You can also use duck ground blinds; however, they provide less of a vantage point and can be difficult to position close to the water’s edge.
Plastic Deer Blinds
Plastic deer blinds are ideal for a permanent structure that is simple to build yourself. Most plastic deer blinds come as snap-lock panels that come together with very few tools. While not as inconspicuous as blinds made from natural materials, they are highly weather-resistant. They can be mounted on elevators with a solid wood floor or placed directly on the ground.
DIY Hunting Blinds
Although you can purchase ready-made hunting blinds, such as Muddy hunting blinds, making them at home is also possible. Good materials for homemade hunting blinds include structural lumber and hardwoods such as oak, fir, or pine.
Reinforcing elements, such as anchoring feet and elevators, should use stainless steel or aluminum to ensure their resistance to rusting and corrosion, enhancing your DIY blind’s structural integrity.
Features to Consider:
When shopping for hunting blinds, there are several critical features to consider before you make your purchase.
Windows are not only necessary to keep the elements out; they also keep your scent in. There are different types of windows to choose from, including mesh windows that improve your concealment; hinged glass windows for ultra-quiet opening and closing; and aluminum track windows, ideal for narrow bow hunting apertures.
The materials you choose for your hunting blinds needs to stand up to the elements while appearing inconspicuous to wildlife. Wood is an ideal natural material for a deer blind, especially oak, as these trees are populous in deers’ natural habitat and may not alert the deer to your presence.
Aluminum or stainless steel are the perfect lightweight material for a deer blind frame as they are corrosion-resistant and extremely strong.
You have many options for the sides of your blind. Polyethylene plastic panels are UV-resistant and won’t deteriorate with prolonged exposure. Brushed polyester is also a great choice for a soft-sided blind.
Regardless of the materials you choose, always opt for a blind that comes with camouflage, either painted on the exterior or woven into the side-panel’s fabric.
How To Use Hunting Blinds
All deer hunting blinds need to provide you with three forms of concealment: hiding you from the animal’s sight, preventing it from hearing you, and controlling your scent, so you aren’t detected even when hidden.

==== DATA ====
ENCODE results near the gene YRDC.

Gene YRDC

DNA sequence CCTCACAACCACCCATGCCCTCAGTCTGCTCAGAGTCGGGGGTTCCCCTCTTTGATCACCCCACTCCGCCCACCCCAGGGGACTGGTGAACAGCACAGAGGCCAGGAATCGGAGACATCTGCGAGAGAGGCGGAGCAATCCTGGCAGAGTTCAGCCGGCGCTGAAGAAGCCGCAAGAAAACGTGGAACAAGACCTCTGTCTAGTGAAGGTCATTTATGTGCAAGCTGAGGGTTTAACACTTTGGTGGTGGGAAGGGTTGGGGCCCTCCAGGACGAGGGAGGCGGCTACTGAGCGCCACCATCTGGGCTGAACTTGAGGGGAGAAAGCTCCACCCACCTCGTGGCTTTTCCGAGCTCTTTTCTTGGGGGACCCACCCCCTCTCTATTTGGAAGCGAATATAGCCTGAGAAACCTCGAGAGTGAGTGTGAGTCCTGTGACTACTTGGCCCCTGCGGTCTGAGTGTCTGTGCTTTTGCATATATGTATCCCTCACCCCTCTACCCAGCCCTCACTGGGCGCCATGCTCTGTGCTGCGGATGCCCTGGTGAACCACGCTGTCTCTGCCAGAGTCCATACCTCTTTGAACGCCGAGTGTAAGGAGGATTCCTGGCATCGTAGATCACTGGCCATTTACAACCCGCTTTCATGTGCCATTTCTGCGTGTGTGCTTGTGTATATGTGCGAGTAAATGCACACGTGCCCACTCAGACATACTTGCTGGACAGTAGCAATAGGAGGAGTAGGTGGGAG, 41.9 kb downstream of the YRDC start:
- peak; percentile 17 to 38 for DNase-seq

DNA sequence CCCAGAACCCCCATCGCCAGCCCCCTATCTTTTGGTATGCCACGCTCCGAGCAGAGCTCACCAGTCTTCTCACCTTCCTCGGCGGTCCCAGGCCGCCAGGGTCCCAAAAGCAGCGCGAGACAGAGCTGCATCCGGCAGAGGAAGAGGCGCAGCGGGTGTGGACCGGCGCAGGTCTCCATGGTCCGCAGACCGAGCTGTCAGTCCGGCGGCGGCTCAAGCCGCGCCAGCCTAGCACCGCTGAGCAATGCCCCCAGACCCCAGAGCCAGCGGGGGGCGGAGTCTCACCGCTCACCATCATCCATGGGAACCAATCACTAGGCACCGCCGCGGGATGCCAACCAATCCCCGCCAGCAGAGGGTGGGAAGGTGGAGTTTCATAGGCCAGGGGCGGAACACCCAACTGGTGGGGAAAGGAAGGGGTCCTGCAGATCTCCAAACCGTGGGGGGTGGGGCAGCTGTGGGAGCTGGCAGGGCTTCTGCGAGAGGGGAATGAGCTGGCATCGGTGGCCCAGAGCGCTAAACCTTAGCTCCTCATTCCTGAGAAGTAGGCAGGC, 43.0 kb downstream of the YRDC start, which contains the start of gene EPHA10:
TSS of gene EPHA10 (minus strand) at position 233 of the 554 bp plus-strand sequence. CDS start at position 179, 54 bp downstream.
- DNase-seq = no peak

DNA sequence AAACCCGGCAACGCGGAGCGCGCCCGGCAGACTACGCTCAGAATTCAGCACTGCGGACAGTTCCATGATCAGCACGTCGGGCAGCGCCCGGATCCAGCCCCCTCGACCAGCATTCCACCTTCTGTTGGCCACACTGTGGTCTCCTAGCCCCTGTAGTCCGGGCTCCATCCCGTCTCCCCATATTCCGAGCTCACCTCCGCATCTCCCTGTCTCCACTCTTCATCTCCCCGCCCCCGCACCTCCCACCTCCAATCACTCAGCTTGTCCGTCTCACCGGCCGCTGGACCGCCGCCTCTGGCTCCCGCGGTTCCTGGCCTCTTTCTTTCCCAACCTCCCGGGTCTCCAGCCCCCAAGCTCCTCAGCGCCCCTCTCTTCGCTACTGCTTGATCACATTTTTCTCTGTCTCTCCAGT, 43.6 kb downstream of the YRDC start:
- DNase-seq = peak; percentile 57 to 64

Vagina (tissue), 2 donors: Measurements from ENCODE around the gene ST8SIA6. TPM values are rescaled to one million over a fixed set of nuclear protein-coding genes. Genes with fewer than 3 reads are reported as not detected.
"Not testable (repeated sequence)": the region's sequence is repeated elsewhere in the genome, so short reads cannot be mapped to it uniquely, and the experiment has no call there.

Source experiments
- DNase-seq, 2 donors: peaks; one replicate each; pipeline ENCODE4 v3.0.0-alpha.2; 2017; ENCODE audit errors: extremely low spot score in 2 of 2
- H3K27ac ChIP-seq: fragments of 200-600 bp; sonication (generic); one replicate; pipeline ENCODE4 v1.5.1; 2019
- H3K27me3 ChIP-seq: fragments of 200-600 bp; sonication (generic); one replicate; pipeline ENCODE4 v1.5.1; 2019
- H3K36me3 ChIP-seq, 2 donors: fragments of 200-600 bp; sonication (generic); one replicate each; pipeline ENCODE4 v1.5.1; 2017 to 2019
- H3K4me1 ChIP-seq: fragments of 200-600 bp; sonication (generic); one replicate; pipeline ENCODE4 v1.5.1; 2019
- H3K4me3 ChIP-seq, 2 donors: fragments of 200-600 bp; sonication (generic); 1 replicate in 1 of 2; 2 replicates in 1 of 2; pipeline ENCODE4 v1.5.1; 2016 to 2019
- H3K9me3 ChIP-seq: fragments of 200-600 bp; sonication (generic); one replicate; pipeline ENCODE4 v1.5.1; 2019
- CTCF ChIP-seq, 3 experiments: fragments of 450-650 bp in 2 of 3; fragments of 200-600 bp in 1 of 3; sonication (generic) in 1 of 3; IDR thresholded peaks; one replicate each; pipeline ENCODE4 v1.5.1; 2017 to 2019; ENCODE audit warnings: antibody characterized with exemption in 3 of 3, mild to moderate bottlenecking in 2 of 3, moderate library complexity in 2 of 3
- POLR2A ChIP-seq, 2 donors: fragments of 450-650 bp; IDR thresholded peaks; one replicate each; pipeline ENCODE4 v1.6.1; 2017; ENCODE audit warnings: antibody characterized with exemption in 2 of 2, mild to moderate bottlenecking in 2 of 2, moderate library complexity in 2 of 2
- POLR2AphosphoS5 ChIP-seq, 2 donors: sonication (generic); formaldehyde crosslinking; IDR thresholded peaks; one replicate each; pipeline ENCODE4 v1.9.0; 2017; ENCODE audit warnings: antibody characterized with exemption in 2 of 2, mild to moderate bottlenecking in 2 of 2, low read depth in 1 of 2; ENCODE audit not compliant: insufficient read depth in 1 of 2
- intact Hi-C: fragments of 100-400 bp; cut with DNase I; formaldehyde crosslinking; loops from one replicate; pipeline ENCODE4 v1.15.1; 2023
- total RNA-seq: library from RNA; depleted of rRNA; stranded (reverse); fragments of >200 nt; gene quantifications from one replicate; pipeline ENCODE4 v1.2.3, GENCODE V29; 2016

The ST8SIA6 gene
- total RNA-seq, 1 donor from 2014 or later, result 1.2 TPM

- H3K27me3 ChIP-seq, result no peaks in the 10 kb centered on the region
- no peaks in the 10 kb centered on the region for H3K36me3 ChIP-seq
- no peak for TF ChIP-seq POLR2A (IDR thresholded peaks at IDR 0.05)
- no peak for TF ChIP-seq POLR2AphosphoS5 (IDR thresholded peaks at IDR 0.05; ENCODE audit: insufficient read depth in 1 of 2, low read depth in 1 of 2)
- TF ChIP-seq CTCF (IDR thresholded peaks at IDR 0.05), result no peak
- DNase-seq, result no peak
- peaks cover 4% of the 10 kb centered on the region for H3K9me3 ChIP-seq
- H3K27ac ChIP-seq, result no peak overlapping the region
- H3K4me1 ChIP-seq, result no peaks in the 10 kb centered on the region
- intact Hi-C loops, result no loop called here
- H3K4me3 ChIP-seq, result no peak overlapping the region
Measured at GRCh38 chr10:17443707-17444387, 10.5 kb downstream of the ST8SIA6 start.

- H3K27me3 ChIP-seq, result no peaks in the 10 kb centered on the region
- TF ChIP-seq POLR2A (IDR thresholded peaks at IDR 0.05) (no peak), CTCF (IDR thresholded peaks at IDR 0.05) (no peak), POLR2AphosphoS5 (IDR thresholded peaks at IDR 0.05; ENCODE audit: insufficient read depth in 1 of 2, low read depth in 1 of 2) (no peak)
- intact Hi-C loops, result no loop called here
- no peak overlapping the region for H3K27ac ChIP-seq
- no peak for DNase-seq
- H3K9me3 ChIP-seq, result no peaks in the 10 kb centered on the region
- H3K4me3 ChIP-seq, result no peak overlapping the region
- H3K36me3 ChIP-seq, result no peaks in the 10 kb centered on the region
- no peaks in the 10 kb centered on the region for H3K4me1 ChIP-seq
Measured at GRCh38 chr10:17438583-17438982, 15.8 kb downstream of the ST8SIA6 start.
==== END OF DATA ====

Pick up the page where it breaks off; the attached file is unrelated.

Placement and Timing
Deer immediately notice any abrupt changes to their natural habitat. Seeing a box blind where there wasn’t one beforehand tends to spook the deer, who will become wary of its presence and avoid it.
If you were to set up deer blinds today and come back the next week, you probably wouldn’t find a single animal willing to approach, even if it’s in an ideal location.
The simplest way to deal with this problem is to install your deer hunting blinds a long time in advance. For example, if you placed them during the summer then came back during hunting season, it gives the deer enough time to get used to the new structures.
Most hunters do not wait that long to place their deer blinds. Survey the area and find the hunting area’s key elements: where the food sources and bodies of water are, which direction the deer are most likely to approach from, and what the wind direction will be during the hunt.
An ideal location for deer blinds is near a source of nutritious food, such as an acorn tree. Another good spot is near a bedding area. Most deer spend about 75% of their time resting to conserve energy through efficient use of quick power naps, never letting themselves fall into a deep sleep unless they have to.
Cover and Concealment
An excellent way to get game animals used to the sight of your deer hunting blinds more quickly is to cover them using local branches, leaves, and other vegetation. This traditional technique is known as brushing-in.
The natural scents and shapes provided by local brush help deer get used to the presence of a new structure, making it seem less foreign.
If your deer blinds use rigid materials in their construction, such as wood or plastic, you can improve the brushing of your blind by painting it with a DIY camouflage pattern.
Elevated blinds are even easier to brush-in than hunting ground blinds because you can use the support structure to place your brush, leaves, and other camouflaging elements, making it seem more natural to the local wildlife.